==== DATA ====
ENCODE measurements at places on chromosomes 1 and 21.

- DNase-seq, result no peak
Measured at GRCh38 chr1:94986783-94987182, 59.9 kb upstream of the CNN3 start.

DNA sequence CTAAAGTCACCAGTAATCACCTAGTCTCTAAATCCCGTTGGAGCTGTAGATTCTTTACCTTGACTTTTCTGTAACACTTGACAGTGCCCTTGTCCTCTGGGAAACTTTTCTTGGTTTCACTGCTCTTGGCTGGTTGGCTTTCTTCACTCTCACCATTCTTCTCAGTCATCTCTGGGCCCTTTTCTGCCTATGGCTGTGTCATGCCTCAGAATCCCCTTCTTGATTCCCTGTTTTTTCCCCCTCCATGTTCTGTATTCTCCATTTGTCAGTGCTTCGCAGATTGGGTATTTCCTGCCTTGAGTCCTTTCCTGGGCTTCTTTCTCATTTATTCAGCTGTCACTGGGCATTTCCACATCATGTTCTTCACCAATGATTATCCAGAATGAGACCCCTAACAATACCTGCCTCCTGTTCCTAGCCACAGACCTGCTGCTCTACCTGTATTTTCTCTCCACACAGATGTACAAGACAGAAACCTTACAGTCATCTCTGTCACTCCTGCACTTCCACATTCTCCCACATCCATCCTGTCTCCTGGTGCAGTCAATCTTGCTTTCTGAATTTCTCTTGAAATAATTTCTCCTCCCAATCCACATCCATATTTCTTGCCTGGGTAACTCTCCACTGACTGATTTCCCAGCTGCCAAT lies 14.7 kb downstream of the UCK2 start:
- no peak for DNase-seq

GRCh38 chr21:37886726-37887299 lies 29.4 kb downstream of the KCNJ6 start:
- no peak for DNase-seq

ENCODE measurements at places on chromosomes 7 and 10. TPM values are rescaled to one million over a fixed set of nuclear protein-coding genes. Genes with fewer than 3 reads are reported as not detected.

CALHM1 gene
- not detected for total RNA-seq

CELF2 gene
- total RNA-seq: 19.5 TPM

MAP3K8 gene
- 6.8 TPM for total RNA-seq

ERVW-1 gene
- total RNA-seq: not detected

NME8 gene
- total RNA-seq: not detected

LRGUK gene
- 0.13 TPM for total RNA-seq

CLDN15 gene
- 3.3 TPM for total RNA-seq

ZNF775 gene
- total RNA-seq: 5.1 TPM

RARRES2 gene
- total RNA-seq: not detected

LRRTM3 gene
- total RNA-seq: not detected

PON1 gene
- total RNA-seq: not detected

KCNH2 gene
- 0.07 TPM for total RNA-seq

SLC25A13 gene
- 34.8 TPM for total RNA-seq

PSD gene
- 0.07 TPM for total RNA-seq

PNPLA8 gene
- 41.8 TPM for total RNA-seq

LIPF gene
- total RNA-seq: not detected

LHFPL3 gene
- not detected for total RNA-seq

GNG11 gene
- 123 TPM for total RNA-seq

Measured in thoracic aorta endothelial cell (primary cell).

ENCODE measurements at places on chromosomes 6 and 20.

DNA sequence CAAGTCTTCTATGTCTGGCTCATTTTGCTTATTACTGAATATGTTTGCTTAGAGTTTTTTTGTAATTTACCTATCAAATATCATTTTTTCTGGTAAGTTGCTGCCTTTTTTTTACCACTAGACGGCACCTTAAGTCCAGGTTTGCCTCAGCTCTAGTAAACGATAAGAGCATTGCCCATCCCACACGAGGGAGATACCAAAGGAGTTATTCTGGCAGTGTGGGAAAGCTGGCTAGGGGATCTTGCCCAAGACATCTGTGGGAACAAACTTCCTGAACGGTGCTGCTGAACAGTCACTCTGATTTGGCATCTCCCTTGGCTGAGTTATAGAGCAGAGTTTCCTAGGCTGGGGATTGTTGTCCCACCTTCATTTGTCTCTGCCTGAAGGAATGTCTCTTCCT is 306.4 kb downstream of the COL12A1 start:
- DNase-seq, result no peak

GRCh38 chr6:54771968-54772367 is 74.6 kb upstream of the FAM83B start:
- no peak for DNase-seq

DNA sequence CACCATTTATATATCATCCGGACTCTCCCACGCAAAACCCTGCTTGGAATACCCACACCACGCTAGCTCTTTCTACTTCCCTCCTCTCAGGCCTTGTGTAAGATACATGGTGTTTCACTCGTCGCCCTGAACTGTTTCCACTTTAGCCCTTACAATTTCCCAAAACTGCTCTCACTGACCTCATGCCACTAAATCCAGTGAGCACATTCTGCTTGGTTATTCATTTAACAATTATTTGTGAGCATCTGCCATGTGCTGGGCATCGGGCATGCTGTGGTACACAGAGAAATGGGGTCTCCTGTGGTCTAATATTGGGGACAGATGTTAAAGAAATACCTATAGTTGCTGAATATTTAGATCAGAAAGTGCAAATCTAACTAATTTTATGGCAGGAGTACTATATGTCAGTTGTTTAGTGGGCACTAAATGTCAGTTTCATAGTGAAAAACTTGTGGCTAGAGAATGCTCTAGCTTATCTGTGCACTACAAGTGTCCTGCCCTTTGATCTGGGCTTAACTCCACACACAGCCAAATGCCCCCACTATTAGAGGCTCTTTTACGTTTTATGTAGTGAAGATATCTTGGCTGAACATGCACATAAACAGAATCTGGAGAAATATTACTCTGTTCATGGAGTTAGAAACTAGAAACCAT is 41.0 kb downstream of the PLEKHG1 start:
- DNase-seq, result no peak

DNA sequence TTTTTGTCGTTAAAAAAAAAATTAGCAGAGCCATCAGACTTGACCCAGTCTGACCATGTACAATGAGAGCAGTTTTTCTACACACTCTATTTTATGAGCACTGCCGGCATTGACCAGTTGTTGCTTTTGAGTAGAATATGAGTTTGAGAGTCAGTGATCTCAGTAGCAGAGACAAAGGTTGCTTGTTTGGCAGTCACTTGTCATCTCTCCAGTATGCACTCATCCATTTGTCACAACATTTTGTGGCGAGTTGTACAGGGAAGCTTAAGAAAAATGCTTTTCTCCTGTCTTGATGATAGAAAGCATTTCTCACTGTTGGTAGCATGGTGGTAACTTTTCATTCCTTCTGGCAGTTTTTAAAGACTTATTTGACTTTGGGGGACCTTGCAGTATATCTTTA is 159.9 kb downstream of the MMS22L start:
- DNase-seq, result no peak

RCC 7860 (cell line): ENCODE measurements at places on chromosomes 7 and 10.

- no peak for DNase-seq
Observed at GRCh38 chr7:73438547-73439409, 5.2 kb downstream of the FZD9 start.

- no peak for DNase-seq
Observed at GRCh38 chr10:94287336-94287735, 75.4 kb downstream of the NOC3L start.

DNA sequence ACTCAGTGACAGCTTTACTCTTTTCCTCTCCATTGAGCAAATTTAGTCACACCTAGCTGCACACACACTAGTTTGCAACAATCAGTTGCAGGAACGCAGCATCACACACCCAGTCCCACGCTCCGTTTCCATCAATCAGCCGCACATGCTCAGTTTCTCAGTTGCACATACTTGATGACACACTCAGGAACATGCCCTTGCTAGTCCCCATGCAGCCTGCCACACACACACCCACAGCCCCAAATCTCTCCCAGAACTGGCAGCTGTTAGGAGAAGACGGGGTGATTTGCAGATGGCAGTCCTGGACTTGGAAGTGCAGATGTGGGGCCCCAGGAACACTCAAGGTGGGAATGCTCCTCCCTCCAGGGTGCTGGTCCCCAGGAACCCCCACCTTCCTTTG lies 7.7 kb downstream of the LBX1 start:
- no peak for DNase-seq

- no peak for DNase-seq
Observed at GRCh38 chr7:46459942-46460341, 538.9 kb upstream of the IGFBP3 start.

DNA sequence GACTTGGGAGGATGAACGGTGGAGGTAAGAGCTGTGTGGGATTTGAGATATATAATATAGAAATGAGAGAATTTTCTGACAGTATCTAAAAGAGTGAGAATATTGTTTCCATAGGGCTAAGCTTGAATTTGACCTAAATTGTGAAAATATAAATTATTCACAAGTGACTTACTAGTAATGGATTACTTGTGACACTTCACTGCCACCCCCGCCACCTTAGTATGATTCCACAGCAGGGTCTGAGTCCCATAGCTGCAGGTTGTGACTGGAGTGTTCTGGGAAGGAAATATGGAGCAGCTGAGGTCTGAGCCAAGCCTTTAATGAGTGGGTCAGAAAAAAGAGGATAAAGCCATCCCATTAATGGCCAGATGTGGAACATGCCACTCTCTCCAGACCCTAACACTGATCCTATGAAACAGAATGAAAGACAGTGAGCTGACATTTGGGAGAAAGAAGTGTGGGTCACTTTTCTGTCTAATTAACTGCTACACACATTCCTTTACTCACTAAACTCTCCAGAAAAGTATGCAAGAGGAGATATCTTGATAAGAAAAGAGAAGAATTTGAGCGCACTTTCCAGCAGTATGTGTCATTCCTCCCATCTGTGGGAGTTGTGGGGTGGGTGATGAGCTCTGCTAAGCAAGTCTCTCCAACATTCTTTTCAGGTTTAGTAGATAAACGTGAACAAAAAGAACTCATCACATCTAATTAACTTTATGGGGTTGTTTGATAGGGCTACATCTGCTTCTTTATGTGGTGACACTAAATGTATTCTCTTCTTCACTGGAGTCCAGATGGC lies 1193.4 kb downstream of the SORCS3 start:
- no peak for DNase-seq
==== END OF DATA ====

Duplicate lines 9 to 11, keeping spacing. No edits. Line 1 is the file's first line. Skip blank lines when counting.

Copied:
CALHM1 gene
- not detected for total RNA-seq

CELF2 gene